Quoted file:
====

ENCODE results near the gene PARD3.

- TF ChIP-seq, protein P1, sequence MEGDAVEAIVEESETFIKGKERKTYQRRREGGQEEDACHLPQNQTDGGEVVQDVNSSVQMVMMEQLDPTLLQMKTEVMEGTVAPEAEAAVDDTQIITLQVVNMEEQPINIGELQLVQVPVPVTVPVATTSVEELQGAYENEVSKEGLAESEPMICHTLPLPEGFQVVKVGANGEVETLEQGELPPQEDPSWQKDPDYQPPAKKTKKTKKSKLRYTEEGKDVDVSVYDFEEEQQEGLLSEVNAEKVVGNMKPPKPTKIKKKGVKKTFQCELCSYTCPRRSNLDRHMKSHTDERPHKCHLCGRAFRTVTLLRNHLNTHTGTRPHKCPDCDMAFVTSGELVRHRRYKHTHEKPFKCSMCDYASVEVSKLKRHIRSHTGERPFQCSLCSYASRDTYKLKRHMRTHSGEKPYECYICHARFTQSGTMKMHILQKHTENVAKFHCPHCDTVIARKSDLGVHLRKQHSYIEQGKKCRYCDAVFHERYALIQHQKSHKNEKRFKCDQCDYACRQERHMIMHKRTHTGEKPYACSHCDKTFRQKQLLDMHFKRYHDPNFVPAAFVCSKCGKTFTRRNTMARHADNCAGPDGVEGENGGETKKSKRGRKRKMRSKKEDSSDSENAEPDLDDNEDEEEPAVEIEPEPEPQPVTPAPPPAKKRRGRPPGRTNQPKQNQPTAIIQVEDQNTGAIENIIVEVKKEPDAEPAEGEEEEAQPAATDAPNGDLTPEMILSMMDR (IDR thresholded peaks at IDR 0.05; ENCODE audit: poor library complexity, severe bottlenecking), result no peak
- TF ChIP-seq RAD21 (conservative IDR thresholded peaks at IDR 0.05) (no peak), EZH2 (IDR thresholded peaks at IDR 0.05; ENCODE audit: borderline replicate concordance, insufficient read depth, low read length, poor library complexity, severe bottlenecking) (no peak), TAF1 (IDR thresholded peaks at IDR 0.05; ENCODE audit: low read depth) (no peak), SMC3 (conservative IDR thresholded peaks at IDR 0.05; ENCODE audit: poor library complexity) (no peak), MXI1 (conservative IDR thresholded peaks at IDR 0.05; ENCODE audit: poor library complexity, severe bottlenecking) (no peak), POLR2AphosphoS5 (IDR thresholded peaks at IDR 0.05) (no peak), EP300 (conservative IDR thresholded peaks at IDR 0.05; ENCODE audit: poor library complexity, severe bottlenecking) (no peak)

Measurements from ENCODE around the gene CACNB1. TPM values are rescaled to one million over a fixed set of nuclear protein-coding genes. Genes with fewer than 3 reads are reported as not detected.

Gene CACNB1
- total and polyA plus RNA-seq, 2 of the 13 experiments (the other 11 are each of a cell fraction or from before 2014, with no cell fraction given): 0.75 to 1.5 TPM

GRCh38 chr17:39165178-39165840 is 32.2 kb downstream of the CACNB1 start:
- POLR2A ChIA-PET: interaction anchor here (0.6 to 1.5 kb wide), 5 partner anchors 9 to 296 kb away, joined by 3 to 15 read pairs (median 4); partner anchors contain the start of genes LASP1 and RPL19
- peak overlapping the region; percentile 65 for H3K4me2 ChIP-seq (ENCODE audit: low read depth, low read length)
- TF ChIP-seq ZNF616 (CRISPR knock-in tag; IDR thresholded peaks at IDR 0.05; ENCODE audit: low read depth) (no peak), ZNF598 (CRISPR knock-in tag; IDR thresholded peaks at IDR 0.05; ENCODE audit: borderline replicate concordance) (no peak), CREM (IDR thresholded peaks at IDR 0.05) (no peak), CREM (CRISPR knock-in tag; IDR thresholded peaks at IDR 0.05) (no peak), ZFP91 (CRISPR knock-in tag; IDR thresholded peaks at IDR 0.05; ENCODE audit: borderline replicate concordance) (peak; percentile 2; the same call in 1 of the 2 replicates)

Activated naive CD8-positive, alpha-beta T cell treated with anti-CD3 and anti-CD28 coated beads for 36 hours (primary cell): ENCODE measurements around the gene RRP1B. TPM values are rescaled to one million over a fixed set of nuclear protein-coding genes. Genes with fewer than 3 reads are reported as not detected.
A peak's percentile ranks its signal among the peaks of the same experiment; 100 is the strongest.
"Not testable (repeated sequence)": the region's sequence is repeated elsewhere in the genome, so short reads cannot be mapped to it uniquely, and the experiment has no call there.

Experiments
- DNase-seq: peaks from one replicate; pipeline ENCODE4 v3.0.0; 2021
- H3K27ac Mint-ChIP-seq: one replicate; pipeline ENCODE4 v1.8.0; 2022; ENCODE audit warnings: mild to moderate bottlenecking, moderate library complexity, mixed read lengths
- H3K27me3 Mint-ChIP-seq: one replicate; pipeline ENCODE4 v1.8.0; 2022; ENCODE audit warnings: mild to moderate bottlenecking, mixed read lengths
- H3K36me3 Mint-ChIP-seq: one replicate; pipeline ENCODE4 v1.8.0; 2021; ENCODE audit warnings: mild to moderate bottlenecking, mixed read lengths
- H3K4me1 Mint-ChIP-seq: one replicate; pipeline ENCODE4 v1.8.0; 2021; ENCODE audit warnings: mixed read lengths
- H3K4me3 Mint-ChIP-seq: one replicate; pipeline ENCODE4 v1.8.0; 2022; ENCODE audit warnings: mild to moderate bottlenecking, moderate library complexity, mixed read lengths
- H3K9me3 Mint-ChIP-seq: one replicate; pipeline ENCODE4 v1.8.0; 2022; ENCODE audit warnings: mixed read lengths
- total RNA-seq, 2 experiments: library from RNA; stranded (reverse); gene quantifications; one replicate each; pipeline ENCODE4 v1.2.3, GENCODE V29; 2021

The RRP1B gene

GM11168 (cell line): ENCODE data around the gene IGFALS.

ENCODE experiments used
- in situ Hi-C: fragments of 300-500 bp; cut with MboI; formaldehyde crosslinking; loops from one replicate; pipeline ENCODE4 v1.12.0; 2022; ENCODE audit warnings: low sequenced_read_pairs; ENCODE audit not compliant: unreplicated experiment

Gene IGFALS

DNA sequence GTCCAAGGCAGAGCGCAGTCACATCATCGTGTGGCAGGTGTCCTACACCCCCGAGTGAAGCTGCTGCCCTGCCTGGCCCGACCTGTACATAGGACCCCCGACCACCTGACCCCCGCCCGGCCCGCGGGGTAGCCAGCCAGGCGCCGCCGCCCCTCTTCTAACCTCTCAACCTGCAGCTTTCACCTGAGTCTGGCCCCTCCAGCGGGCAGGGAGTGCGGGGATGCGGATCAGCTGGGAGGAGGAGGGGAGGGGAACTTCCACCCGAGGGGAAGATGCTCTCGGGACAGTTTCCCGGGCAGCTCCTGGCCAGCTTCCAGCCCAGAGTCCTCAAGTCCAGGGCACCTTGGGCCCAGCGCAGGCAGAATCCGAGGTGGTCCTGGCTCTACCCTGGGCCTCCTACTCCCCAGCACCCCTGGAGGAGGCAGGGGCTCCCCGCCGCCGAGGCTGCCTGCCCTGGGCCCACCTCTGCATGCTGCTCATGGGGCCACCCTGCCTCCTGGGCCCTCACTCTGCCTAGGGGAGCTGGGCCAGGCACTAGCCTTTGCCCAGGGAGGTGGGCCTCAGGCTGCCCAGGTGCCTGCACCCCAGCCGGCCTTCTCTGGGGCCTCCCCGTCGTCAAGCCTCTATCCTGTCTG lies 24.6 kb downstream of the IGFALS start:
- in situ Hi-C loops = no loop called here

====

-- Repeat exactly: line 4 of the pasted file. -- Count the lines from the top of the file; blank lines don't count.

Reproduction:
Measurements from ENCODE around the gene CACNB1. TPM values are rescaled to one million over a fixed set of nuclear protein-coding genes. Genes with fewer than 3 reads are reported as not detected.